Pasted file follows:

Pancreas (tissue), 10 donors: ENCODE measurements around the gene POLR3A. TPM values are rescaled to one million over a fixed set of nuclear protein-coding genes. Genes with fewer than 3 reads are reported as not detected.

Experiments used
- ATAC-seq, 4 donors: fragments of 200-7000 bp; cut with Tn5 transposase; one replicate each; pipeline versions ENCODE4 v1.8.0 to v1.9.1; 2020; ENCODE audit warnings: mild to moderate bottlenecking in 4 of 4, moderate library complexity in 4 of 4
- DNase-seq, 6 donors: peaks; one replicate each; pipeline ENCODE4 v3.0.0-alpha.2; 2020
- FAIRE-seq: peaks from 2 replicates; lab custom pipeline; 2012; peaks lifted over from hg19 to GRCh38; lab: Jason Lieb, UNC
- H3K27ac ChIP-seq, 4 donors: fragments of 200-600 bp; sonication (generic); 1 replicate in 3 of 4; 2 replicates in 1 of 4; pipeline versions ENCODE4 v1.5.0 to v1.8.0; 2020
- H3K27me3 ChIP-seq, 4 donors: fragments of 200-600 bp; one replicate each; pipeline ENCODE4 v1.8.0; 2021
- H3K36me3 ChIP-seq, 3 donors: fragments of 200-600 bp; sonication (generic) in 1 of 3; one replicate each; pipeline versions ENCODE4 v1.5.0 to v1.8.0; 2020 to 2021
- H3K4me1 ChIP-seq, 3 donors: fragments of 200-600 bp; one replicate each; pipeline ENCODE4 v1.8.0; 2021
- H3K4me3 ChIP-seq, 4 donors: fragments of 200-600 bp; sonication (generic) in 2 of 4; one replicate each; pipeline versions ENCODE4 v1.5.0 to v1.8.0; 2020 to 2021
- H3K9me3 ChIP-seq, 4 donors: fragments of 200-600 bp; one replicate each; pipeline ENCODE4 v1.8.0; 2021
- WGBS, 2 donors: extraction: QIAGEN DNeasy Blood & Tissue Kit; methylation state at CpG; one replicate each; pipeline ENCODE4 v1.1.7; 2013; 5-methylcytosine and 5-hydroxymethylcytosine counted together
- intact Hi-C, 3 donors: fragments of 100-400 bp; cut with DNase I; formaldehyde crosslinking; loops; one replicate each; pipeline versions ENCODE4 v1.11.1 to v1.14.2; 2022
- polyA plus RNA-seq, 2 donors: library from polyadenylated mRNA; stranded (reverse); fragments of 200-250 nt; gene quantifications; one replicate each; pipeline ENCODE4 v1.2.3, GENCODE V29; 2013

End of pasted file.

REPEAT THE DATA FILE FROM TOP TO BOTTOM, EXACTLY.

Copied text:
Pancreas (tissue), 10 donors: ENCODE measurements around the gene POLR3A. TPM values are rescaled to one million over a fixed set of nuclear protein-coding genes. Genes with fewer than 3 reads are reported as not detected.

Experiments used
- ATAC-seq, 4 donors: fragments of 200-7000 bp; cut with Tn5 transposase; one replicate each; pipeline versions ENCODE4 v1.8.0 to v1.9.1; 2020; ENCODE audit warnings: mild to moderate bottlenecking in 4 of 4, moderate library complexity in 4 of 4
- DNase-seq, 6 donors: peaks; one replicate each; pipeline ENCODE4 v3.0.0-alpha.2; 2020
- FAIRE-seq: peaks from 2 replicates; lab custom pipeline; 2012; peaks lifted over from hg19 to GRCh38; lab: Jason Lieb, UNC
- H3K27ac ChIP-seq, 4 donors: fragments of 200-600 bp; sonication (generic); 1 replicate in 3 of 4; 2 replicates in 1 of 4; pipeline versions ENCODE4 v1.5.0 to v1.8.0; 2020
- H3K27me3 ChIP-seq, 4 donors: fragments of 200-600 bp; one replicate each; pipeline ENCODE4 v1.8.0; 2021
- H3K36me3 ChIP-seq, 3 donors: fragments of 200-600 bp; sonication (generic) in 1 of 3; one replicate each; pipeline versions ENCODE4 v1.5.0 to v1.8.0; 2020 to 2021
- H3K4me1 ChIP-seq, 3 donors: fragments of 200-600 bp; one replicate each; pipeline ENCODE4 v1.8.0; 2021
- H3K4me3 ChIP-seq, 4 donors: fragments of 200-600 bp; sonication (generic) in 2 of 4; one replicate each; pipeline versions ENCODE4 v1.5.0 to v1.8.0; 2020 to 2021
- H3K9me3 ChIP-seq, 4 donors: fragments of 200-600 bp; one replicate each; pipeline ENCODE4 v1.8.0; 2021
- WGBS, 2 donors: extraction: QIAGEN DNeasy Blood & Tissue Kit; methylation state at CpG; one replicate each; pipeline ENCODE4 v1.1.7; 2013; 5-methylcytosine and 5-hydroxymethylcytosine counted together
- intact Hi-C, 3 donors: fragments of 100-400 bp; cut with DNase I; formaldehyde crosslinking; loops; one replicate each; pipeline versions ENCODE4 v1.11.1 to v1.14.2; 2022
- polyA plus RNA-seq, 2 donors: library from polyadenylated mRNA; stranded (reverse); fragments of 200-250 nt; gene quantifications; one replicate each; pipeline ENCODE4 v1.2.3, GENCODE V29; 2013